But you, son of man, hear what I say to you; be not rebellious like that rebellious house; open your mouth, and eat what I give you.” And when I looked, behold, a hand was stretched out to me, and, lo, a written scroll was in it; and he spread it before me; and it had writing on the front and on the back, and there were written on it words of lamentation and mourning and woe. And he said to me, “Son of man, eat what is offered to you; eat this scroll, and go, speak to the house of Israel.” So I opened my mouth, and he gave me the scroll to eat. And he said to me, “Son of man, eat this scroll that I give you and fill your stomach with it.” Then I ate it; and it was in my mouth as sweet as honey. (Ezekiel 2:8-3:3)

And then there is Revelation:

So I went to the angel and told him to give me the little scroll; and he said to me, “Take it and eat; it will be bitter to your stomach, but sweet as honey in your mouth.” And I took the little scroll from the hand of the angel and ate it; it was sweet as honey in my mouth, but when I had eaten it my stomach was made bitter. (Revelation 10:9-10)

All these things might be in the minds of those steeped in scripture, but the word “inwardly” guards us against the slightly terrifying prospect of having literally to eat the Bible. Bitter stomach, indeed.

To speak of inwardly digesting is to place the Bible in a sacramental context. Sacraments are outward and visible signs of an inward and spiritual grace. So too the scriptures are external, tangible books, but the real power is their inward power to reveal God’s glory to us and to change our hearts.

Let us embrace the scriptures with the zeal of those who are embracing something good once forbidden. I invite you to ponder what the scriptures mean for you. And how might you inwardly digest them so that God’s hope pervades your being, that we might dwell in God’s abundant life in this age and the age to come?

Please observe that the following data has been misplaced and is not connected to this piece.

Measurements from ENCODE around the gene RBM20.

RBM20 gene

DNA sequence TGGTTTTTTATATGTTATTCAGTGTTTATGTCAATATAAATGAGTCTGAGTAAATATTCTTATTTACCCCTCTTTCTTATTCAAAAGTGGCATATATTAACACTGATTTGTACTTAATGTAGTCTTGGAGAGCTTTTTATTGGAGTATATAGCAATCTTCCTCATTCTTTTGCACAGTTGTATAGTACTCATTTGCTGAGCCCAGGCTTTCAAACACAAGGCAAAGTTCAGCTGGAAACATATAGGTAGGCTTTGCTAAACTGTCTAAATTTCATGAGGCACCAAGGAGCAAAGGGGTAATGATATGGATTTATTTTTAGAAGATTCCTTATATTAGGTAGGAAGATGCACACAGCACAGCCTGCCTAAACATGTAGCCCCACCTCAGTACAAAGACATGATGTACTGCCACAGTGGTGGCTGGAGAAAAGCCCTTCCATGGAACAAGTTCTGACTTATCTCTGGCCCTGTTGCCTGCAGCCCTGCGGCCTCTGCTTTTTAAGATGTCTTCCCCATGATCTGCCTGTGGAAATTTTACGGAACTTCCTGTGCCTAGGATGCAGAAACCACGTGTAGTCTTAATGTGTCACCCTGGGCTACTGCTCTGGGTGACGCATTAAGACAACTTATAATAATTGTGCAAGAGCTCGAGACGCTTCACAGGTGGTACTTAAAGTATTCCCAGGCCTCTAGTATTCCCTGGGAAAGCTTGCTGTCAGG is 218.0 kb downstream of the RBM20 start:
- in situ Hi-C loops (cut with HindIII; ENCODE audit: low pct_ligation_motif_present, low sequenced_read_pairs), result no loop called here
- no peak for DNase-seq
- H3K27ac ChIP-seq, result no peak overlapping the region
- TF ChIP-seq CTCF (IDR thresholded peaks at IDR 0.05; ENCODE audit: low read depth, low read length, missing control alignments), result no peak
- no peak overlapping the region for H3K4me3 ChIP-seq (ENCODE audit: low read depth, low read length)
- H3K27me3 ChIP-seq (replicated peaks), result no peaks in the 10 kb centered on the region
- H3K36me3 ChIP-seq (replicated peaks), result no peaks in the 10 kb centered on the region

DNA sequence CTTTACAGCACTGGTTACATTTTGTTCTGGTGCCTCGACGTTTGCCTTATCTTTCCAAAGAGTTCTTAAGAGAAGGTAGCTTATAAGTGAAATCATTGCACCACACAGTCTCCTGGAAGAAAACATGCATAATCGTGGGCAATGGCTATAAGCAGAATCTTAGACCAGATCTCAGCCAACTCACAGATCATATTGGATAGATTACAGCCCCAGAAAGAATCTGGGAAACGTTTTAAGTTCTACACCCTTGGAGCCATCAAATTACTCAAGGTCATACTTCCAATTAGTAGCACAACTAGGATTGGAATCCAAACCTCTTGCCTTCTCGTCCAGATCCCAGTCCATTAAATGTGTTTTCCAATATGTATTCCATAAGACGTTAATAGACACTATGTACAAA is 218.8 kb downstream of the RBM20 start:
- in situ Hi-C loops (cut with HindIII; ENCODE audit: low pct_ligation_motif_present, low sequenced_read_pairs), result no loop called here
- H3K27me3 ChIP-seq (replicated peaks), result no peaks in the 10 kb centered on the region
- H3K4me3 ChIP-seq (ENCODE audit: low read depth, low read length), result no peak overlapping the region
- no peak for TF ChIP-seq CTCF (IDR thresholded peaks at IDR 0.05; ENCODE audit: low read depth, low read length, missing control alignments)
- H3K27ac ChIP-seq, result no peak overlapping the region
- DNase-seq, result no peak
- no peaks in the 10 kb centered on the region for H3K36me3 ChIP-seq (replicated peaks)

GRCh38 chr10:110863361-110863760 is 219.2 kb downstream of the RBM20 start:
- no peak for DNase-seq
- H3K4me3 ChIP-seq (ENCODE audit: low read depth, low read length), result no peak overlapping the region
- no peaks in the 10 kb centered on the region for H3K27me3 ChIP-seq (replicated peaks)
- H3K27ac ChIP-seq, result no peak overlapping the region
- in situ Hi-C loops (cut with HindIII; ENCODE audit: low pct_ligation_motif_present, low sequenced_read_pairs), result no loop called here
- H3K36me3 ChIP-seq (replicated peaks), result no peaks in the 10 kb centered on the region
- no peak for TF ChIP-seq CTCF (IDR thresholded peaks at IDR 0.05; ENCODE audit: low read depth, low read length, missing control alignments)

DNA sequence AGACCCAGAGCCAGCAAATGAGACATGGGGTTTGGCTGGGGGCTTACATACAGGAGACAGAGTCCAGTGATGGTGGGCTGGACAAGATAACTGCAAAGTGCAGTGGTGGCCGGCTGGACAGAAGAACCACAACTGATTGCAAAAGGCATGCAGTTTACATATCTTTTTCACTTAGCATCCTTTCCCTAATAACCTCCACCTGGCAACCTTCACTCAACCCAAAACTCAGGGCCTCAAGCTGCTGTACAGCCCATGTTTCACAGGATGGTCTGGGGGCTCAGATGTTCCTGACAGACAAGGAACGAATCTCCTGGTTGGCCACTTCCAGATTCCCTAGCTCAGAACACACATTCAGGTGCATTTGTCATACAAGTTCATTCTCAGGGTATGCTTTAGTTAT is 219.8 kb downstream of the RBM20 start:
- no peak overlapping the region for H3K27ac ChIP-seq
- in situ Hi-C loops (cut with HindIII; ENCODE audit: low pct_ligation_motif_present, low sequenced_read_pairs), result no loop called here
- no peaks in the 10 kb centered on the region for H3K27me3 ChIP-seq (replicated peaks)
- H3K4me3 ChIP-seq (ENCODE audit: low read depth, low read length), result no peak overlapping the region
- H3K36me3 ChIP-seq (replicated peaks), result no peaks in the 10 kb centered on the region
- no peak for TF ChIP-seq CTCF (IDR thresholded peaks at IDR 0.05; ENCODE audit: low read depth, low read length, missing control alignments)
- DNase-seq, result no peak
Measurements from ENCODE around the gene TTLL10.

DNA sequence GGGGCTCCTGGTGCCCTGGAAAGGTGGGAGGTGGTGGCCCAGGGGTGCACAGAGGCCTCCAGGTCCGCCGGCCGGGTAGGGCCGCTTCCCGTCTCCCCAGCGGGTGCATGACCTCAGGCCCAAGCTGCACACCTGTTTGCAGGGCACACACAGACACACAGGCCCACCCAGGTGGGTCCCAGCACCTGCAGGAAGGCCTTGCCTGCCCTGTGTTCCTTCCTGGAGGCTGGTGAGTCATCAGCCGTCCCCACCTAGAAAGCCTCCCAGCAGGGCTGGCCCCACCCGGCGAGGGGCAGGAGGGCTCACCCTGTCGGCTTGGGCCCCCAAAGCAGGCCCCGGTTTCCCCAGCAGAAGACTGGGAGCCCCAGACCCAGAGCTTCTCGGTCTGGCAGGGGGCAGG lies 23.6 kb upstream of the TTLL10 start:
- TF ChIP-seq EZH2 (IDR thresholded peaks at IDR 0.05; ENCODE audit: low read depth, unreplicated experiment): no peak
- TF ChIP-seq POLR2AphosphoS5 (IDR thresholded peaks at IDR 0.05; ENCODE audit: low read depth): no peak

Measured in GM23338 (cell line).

Blessed Lord, who caused all holy Scriptures to be written for our learning: Grant us so to hear them, read, mark, learn, and inwardly digest them, that we may embrace and ever hold fast the blessed hope of everlasting life, which you have given us in our Savior Jesus Christ; who lives and reigns with you and the Holy Spirit, one God, for ever and ever. Amen.

Photo by Aaron Burden on Unsplash.

6 Responses

  1. Steve Teague says:

    Love it — my favorite Collect of the Church Year. Thank you for “calling it out,” for the Greater Church. May we follow the verbs of this Collect in our reading — lectio and meditatio of scripture…

  2. Rosann says:

    My favorite collect by far…and the title of the first EC book I ever read comes from it…

  3. Leslie Souleret says:

    Thank you for this post. You write in a clear, understandable way that is truly a blessing.

  4. Frances says:

    Agreed. I am saddened by the drift away from the expression of the truths that have nourished us. Generation after generation. And the prayers that have fed us. Without any need of revision.

  5. I love this Collect! As a bit of a nerd, it speaks to my need to know–and share–God’s Word. And it causes me to ponder what is confusing, concerning and underappreciated and seek to understand its meaning and application in our common life.

  6. hannell says:

    Thanks Diana. I hear Doug’s voice as I read this collect. I cad shall work on eating and injesting more of Gods words instead of having to eat my own .